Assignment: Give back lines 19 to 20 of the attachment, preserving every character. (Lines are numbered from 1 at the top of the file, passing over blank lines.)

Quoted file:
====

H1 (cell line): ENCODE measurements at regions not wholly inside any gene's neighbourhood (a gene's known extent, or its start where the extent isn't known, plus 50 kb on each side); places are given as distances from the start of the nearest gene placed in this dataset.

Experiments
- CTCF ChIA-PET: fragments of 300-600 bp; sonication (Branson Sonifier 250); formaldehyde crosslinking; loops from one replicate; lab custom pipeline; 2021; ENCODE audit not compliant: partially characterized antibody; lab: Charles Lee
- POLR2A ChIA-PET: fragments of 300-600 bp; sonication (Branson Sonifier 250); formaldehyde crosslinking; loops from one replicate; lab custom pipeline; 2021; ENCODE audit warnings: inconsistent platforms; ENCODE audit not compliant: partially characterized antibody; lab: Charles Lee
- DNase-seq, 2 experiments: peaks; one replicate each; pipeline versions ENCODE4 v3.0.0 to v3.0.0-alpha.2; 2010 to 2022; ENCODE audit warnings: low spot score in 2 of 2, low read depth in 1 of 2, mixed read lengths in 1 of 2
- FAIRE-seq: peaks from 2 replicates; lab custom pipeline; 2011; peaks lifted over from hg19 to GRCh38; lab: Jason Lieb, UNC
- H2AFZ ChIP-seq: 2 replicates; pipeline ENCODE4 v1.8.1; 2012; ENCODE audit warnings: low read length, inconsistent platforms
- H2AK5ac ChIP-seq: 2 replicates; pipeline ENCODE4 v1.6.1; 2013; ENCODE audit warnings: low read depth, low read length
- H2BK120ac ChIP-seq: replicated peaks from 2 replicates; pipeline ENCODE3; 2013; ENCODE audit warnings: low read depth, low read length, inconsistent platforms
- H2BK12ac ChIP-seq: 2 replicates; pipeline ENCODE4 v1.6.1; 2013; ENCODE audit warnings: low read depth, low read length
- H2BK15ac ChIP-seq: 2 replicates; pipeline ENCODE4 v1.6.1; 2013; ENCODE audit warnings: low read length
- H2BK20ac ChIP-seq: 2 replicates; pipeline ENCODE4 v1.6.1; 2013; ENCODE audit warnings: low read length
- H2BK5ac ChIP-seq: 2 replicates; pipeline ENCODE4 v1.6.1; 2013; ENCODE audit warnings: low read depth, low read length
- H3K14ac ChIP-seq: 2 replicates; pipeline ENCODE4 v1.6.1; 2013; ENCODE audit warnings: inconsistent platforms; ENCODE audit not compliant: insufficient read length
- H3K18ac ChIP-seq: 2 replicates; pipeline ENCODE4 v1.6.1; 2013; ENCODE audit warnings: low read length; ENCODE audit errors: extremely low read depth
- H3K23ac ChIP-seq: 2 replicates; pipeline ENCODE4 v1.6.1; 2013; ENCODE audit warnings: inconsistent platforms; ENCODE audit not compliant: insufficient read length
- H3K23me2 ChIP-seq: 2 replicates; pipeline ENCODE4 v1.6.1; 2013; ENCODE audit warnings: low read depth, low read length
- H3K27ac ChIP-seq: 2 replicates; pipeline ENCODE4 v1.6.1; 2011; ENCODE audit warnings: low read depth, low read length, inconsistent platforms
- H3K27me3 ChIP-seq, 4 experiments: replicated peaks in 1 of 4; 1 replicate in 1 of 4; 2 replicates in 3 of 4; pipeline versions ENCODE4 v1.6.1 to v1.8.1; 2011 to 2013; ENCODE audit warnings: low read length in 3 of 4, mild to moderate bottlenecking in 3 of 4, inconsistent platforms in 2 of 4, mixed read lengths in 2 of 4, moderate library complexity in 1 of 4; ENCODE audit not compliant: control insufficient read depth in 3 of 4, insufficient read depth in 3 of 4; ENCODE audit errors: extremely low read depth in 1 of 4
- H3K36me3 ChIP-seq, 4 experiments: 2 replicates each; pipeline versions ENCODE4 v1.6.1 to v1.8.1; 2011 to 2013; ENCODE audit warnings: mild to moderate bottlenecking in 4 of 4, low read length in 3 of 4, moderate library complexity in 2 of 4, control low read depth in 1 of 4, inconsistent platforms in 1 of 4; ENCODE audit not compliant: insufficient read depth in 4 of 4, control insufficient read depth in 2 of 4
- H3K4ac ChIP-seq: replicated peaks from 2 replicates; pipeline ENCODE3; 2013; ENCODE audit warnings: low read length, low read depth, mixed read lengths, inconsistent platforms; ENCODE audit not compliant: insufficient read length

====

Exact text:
- H3K27me3 ChIP-seq, 4 experiments: replicated peaks in 1 of 4; 1 replicate in 1 of 4; 2 replicates in 3 of 4; pipeline versions ENCODE4 v1.6.1 to v1.8.1; 2011 to 2013; ENCODE audit warnings: low read length in 3 of 4, mild to moderate bottlenecking in 3 of 4, inconsistent platforms in 2 of 4, mixed read lengths in 2 of 4, moderate library complexity in 1 of 4; ENCODE audit not compliant: control insufficient read depth in 3 of 4, insufficient read depth in 3 of 4; ENCODE audit errors: extremely low read depth in 1 of 4
- H3K36me3 ChIP-seq, 4 experiments: 2 replicates each; pipeline versions ENCODE4 v1.6.1 to v1.8.1; 2011 to 2013; ENCODE audit warnings: mild to moderate bottlenecking in 4 of 4, low read length in 3 of 4, moderate library complexity in 2 of 4, control low read depth in 1 of 4, inconsistent platforms in 1 of 4; ENCODE audit not compliant: insufficient read depth in 4 of 4, control insufficient read depth in 2 of 4